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National Assembly - Pass a mental health legislation in Nigeria.

This petition had 1,513 supporters

Mental Health is a long neglected and relegated topic in Nigeria, it is a subject area that attracts lots of secrecy, superstition, spiritualism and discrimination in the Nigerian society, although the reason for this neglect is widely unknown, some consider the neglect as a religious and cultural issue while others ascribe the neglect to socio-economic factors, after all it is only a comfortable man that can consider his physical or mental health. As such Therapists, psychologist and psychiatrists are considered the exclusive preserve of the bourgeoisies and people whose state of mind have completely deteriorated, for which, there is mostly no help in the hands of the experts.

Nigeria as a nation is home to about 180 million people of different socio-economic strata, about 100 tribes and about 700 languages. Statistics have it that about 21 million Nigerians are living with various forms of mental illnesses, yet only about 15-20 percent of people with mental health issues in Nigeria seek medical assistance, majorly as a result of  ignorance, fear of stigma and discrimination, and  of course lack of  access to mental health education and facilities.

Asides from the dated 1958 Lunacy Act (“the Act”), which deals with mental disorders and disabilities, there is a huge gap in mental health legislation in Nigeria. Although, in 2003, a Mental Health bill was proposed, to repeal and replace the Act. It is interesting to note that this bill for 6 years failed to go through the legislative process before it was finally withdrawn from the Senate in 2009. Some of the changes proposed by the Bill included:

  • The introduction of a more appropriate definition for mental illness/health disorders (including the deletion of the reference to lunatic) in compliance with international standards
  • The removal of the magistrate’s role in the patient admission decision, requiring medical directors to file application for compulsory admission of persons with mental illness before committing them to involuntary admission; and
  • provisions for treatment and bridging a gap that existed in the Act by specifically stating that that treatment is the sole purpose of detention, unlike under the Act where a patient can be detained against his will for the purpose of observation, with or without treatment.

Furthermore, we would like to draw attention to the need for a repeal of  section 327 of the very much dated Criminal Code which criminalises attempted suicide and imposes a one year prison sentence upon conviction, even at a time where Nigeria is a signatory to several human rights charter and treaties that require its signagtories to recognize the right of every individual to enjoy the best attainable state of physical and mental health.

Nothwithstanding, we recognize that the government needs to take pro-active measures to protect people from harming themselves as a result of mental illness but retaining the criminalization of attempted suicide is never the best alternative, otherwise every suicide intervention attempt is an exercise in futility.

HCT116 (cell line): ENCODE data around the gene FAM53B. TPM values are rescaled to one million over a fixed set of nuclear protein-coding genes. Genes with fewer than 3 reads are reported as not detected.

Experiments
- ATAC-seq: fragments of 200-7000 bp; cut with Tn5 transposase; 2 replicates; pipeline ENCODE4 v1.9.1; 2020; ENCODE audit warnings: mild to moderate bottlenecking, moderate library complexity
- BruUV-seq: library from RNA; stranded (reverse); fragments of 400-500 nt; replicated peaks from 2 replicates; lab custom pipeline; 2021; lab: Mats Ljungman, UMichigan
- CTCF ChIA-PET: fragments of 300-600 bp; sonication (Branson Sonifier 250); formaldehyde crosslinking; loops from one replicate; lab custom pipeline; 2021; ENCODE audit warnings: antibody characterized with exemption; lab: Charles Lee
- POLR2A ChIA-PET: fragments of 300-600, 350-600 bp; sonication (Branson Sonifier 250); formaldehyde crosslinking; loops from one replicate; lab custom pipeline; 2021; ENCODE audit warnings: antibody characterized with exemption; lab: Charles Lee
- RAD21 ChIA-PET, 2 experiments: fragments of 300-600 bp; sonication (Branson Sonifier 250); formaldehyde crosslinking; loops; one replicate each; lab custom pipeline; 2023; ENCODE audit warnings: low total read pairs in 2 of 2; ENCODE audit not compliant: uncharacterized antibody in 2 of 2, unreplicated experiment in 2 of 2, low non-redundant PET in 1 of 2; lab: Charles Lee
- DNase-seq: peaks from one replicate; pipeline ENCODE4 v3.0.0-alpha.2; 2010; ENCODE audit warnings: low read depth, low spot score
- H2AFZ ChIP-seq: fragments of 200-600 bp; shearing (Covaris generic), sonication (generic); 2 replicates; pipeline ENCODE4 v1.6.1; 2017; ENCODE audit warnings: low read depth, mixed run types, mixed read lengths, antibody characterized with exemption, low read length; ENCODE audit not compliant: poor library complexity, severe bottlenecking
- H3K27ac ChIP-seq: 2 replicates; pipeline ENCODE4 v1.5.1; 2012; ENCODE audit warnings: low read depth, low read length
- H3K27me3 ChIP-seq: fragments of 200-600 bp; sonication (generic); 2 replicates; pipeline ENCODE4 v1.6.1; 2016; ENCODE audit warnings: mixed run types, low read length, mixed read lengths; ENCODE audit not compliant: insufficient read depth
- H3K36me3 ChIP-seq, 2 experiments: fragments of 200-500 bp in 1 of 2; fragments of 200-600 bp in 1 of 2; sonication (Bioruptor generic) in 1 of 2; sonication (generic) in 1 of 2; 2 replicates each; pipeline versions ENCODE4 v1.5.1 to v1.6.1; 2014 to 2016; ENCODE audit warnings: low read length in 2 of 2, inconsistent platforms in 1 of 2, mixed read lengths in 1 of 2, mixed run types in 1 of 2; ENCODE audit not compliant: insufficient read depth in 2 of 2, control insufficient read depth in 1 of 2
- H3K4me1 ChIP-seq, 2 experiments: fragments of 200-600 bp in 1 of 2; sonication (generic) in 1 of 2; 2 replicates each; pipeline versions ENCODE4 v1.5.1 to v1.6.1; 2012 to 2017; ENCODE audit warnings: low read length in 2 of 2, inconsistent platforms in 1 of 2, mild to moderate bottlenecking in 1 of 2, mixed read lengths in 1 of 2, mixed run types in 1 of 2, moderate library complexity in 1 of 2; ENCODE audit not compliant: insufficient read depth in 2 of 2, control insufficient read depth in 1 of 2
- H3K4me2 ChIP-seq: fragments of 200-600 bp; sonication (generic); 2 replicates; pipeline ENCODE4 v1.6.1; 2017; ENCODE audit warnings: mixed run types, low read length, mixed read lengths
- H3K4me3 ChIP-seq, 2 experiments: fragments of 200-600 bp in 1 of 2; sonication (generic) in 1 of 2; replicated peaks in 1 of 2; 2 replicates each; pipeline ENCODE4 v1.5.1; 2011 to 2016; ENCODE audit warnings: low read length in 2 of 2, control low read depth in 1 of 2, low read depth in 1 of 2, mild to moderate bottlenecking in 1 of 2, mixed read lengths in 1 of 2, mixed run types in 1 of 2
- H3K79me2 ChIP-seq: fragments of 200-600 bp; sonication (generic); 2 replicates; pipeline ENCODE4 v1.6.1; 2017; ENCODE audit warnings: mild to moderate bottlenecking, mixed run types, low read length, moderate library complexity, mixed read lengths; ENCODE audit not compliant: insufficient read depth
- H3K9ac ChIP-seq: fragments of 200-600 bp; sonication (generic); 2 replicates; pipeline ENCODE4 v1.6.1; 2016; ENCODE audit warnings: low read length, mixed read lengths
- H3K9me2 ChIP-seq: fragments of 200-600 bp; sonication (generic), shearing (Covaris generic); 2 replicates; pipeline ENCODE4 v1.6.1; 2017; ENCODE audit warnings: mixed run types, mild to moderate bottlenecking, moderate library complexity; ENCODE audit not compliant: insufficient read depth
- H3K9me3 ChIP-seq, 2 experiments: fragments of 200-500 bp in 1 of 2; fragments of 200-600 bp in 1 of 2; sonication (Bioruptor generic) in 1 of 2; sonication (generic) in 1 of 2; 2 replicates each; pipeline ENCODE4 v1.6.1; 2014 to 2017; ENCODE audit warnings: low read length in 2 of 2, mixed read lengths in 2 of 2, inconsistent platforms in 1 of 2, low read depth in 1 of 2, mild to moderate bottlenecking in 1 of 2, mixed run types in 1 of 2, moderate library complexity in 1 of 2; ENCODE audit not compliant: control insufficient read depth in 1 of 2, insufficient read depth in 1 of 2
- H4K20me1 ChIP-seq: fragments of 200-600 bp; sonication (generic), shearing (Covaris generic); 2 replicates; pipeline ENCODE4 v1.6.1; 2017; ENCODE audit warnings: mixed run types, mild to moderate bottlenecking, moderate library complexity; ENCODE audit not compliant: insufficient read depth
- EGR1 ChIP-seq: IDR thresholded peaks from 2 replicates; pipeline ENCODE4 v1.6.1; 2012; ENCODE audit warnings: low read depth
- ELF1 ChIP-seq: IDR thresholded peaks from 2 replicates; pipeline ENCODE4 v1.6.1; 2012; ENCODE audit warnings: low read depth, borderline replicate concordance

There are aspirations on the part of key stakeholders in the mental health sphere in Nigeria particularly non-profit organisations like ourselves that the enactment and implementation of a national legislation on mental health will go a long way in transforming mental health in Nigeria as it would create a more educated populace, provide access to adequately funded health care facilities, reduction of stigma and discrimination attached to patients with mental health issues and more  importantly  the adequate protection   of the rights, life and properties of the mentally ill.

Despite the obvious neglect   of the mentally ill in the Nigerian society especially with respect to their rights to make certain decisions beneficial for their welfare, inheritance and succession and the age-long maltreatment of the mentally ill, in the form of imprisonment for suicidal acts under the criminal code, the time has come for well-meaning Nigerians to rise up to the occasion, stop paying lip service and demand a legislation that will ensure a number of things including the following:

  • support and promotion of mental health awareness and education (including the compulsory addition of mental health education into the curriculum from primary to tertiary level);
  • guarantee the establishment, maintenance and adequate fiscal allocation to mental health facilities and rehabilitation centres;
  • ensure the provision of the highest standard of mental health related treatments and medications at a subsidized rate;
  • put an end to the criminalization of attempted suicide;
  • determine the rights of the mentally ill and mentally incapable under varying circumstances; and
  • ensuring the protection of the lives and livelihood of the mentally ill.

Mental health is a term that cuts across boundaries, cultures, religions and   professions s, therefore, we have initiated this petition which we intend to run for a year and through which we seek the support of more than a million people irrespective of their age, culture, tongue, tribe, religion, and other vices that segregate us, to support this petition which calls for the enactment of a mental health legislation in Nigeria and seeks to put an end to the neglect and the relegation of a subject as important as mental health in Nigeria. Upon the success of this petition, we will be approaching the relevant authorities including the legislature backed by your support to formally demand the enactment of this law that will be a play a key role in the change process for the nation Nigeria.

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